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Tree Dreaming – To The Trees Edition #14

Part I – Tree Dreaming
Part II – Walks in January


At night, as I lay waiting for sleep to take hold, I am entertained by fleeting impressions of nature moving gently behind my closed eyelids. The scenes seem to arise suddenly then glide for brief seconds across my field of vision, altering slightly as they go. Their appearance tends to signify the moment that I am just about to drop off.

The images are projected in the darkness and vary from forested silhouettes to closeups of branches that I can nearly identify. Like forms of some sort, made of light of some kind, they appear sometimes in one dimensional form, at other times in three dimensions, layered, looking almost computer generated. It’s as if one is viewing a negative, or looking at the forest in the dark through night vision goggles, but with an effervescent sheen and with a certain fractal quality defining the edges.

This state is significantly different from dreams, The colours are not lifelike, and there tends to be no accompanying storyline. This place exists right on the cusp of sleep, where it is very difficult to remain absolutely conscious, that space where one drifts in and out like deadwood caught in the wave break, forever dragged back out and under.

It is by nature a phenomenon that is difficult to describe, a type of sleep hallucination that is known as hypnogogia. It is apparently quite common, with around 50% of humans describing it in one form or another. It has been used by many artists and writers, namely the surrealists, and has been studied by scientists and psychologists. In this article, Peter Sjöstedt, describes the phenomenon as he experiences it. He talks of all sorts of fantastical creatures and intense unfolding movement. His general description seems consistent with my own experience, if a little more intense and detailed.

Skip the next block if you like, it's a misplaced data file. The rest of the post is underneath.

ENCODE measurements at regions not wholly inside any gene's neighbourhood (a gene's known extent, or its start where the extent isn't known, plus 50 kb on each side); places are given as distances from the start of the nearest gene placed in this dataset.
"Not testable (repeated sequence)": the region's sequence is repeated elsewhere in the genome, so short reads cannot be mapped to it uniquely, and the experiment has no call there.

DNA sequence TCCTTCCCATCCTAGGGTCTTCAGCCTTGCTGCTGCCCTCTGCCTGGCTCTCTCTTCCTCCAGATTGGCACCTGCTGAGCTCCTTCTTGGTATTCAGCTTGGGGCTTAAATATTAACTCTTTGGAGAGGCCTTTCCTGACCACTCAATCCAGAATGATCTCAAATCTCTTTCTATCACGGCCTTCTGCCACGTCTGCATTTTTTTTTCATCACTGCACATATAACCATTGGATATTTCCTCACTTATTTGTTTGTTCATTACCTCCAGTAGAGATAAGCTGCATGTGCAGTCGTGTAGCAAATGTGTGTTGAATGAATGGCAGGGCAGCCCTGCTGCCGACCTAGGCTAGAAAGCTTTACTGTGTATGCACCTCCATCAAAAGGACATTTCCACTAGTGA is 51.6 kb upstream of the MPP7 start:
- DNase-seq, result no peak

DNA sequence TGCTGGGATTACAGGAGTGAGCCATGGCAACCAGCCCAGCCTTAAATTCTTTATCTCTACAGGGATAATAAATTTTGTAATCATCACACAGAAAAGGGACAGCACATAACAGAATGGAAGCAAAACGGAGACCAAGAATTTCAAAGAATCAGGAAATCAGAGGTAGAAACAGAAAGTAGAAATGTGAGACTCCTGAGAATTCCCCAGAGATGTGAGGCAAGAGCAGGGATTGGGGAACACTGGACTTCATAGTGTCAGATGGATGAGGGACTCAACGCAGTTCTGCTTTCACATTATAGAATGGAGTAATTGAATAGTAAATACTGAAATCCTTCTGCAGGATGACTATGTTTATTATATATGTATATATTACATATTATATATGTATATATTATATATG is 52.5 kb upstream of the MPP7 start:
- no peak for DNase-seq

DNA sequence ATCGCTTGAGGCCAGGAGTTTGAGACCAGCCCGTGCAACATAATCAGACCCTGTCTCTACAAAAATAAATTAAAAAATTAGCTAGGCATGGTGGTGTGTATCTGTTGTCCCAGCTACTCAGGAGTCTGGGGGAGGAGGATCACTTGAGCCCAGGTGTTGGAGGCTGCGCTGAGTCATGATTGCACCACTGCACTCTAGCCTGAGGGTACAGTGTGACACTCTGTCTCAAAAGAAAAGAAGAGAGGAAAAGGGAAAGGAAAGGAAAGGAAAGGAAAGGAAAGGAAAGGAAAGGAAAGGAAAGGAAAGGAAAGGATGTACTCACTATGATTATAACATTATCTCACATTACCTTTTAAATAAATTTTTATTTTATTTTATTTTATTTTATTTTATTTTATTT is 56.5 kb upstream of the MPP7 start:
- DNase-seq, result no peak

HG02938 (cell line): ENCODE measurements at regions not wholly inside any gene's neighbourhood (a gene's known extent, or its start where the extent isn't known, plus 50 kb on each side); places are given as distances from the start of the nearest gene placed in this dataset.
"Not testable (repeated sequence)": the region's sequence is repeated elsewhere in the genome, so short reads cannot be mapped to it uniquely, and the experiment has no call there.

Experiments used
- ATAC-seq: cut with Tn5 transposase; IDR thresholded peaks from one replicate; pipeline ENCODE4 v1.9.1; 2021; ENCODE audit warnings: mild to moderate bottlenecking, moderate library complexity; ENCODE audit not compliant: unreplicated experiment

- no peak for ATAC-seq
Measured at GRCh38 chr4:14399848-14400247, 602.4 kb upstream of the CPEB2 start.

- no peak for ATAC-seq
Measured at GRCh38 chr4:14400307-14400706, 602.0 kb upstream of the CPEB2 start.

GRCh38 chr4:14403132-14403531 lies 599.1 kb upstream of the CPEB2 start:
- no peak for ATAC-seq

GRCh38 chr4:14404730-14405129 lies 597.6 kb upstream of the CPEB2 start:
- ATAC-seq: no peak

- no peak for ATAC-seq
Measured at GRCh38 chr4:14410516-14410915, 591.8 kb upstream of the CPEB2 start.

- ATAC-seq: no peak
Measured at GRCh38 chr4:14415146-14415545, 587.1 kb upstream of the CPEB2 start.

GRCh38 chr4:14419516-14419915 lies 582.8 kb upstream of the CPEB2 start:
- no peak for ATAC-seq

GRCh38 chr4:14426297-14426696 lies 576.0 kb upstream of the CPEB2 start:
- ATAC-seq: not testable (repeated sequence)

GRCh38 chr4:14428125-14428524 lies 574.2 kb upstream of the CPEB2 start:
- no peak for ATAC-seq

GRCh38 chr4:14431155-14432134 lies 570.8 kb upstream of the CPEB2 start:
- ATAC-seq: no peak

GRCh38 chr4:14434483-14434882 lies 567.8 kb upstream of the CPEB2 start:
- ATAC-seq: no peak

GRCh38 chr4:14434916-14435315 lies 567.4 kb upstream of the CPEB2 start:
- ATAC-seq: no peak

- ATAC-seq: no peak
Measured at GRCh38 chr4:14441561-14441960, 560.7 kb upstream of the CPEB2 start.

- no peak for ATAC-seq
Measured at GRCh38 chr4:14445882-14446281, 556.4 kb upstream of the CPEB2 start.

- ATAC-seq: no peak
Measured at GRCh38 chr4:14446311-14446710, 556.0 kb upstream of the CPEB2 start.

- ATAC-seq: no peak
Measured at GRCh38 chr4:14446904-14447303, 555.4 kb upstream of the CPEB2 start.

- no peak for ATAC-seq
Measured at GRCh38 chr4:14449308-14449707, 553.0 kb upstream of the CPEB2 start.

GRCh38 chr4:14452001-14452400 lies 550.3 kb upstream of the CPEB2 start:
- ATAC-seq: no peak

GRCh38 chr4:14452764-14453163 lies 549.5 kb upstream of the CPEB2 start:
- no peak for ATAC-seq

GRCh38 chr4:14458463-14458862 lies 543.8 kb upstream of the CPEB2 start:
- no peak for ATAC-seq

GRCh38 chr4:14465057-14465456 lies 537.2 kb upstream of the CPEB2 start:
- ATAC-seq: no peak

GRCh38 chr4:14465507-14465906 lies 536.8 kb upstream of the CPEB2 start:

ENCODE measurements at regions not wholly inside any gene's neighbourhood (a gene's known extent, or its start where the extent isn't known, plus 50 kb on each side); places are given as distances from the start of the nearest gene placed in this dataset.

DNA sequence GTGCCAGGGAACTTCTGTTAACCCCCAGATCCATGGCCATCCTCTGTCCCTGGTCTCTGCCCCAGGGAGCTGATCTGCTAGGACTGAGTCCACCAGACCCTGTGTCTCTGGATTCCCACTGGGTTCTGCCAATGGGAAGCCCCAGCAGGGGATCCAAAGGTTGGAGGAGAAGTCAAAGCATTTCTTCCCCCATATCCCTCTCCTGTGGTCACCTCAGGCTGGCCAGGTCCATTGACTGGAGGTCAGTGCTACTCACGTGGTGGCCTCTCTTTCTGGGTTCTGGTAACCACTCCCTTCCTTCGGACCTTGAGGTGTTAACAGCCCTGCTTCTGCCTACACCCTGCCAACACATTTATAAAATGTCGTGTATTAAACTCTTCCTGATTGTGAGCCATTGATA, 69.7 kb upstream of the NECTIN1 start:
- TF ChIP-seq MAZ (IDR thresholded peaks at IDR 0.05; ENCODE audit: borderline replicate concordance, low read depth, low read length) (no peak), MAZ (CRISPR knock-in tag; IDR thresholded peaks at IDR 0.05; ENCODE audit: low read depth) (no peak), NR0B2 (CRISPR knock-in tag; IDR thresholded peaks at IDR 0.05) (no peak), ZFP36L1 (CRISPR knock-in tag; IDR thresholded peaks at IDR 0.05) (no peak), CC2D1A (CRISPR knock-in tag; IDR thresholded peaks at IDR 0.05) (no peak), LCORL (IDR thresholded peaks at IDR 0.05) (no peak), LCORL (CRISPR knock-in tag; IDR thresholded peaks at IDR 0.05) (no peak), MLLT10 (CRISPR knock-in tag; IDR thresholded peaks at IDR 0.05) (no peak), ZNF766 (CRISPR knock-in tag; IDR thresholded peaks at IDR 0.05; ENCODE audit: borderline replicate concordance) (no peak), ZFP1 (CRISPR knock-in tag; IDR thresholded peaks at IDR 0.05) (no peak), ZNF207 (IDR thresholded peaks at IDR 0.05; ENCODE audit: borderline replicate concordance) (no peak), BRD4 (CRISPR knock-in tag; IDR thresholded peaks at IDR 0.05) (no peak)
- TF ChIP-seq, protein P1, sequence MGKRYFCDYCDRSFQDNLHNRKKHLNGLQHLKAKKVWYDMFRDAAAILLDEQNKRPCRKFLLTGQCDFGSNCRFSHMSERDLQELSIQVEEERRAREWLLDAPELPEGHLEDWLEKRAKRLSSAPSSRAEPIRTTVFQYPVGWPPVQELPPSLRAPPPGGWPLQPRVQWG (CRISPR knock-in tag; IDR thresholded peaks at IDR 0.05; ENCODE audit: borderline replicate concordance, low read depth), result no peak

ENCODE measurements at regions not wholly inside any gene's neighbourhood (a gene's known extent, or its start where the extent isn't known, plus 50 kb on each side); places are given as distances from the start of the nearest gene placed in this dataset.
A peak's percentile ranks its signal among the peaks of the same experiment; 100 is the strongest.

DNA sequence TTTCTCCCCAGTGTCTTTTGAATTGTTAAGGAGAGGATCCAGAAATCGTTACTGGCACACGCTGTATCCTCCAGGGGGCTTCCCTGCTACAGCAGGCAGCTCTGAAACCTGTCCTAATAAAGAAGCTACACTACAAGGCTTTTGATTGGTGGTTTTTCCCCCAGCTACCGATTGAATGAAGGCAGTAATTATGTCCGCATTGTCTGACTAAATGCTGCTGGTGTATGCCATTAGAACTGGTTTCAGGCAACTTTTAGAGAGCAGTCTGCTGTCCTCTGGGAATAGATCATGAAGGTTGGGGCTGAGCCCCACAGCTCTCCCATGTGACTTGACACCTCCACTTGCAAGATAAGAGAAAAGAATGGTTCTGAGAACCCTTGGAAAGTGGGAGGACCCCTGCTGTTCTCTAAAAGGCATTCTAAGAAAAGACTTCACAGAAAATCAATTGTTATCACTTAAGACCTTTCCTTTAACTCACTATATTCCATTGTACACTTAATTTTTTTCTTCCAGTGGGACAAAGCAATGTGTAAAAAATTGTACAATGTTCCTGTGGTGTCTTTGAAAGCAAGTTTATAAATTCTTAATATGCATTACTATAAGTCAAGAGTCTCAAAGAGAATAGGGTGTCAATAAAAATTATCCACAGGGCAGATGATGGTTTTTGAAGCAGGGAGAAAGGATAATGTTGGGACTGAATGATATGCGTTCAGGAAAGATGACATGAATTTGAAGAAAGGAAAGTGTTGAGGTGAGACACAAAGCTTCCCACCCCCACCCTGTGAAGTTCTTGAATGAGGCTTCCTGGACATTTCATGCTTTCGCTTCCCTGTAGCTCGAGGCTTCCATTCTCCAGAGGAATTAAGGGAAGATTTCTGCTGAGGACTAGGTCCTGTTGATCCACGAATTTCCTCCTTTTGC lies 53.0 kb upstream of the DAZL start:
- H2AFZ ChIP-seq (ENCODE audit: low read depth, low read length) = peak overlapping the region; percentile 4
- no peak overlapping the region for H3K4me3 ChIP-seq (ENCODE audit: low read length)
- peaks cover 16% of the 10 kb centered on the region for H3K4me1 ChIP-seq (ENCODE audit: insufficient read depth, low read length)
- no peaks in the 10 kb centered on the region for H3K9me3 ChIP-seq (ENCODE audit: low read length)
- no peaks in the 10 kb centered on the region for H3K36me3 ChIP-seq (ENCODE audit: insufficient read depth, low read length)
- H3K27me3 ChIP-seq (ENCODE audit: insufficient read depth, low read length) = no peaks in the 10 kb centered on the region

I can’t help but ask, why and what for?

In the endless wisdom of the modern world, this phenomenon has been labelled by some as a disorder for which to seek a cure. It can distract from sleep and has been associated with episodes of sleep paralysis. For me, it’s a blessing, it comes with a sense of deep immersion in another world, and seemingly one that is not contaminated by the worries of the real one. It’s provokes creative inspiration, insight, and makes one aware of other gentler and subtle modes of feeling and consciousness. It’s calming and exciting at the same time and the fostering of this phenomenon seems somewhat addictive. Hypnogogia is said to be linked to the ability to lucid dream, and by applying my attention in a certain way, I have learned, I am able to start moving and altering the forms, sometimes even encouraging images other than trees!

The simplest explanation could be that they have no significant meaning and are a byproduct of the brain’s processing activities, a precursor to sleep and nothing more. This seems like a good explanation, but leads me to the question, why should I only see trees?

Perhaps they are what a human might see in our natural environment, when we lived in nature, before the cities soaked us up. Maybe they’re messages from the body suggesting what it needs right now, though I already spend ample time in nature.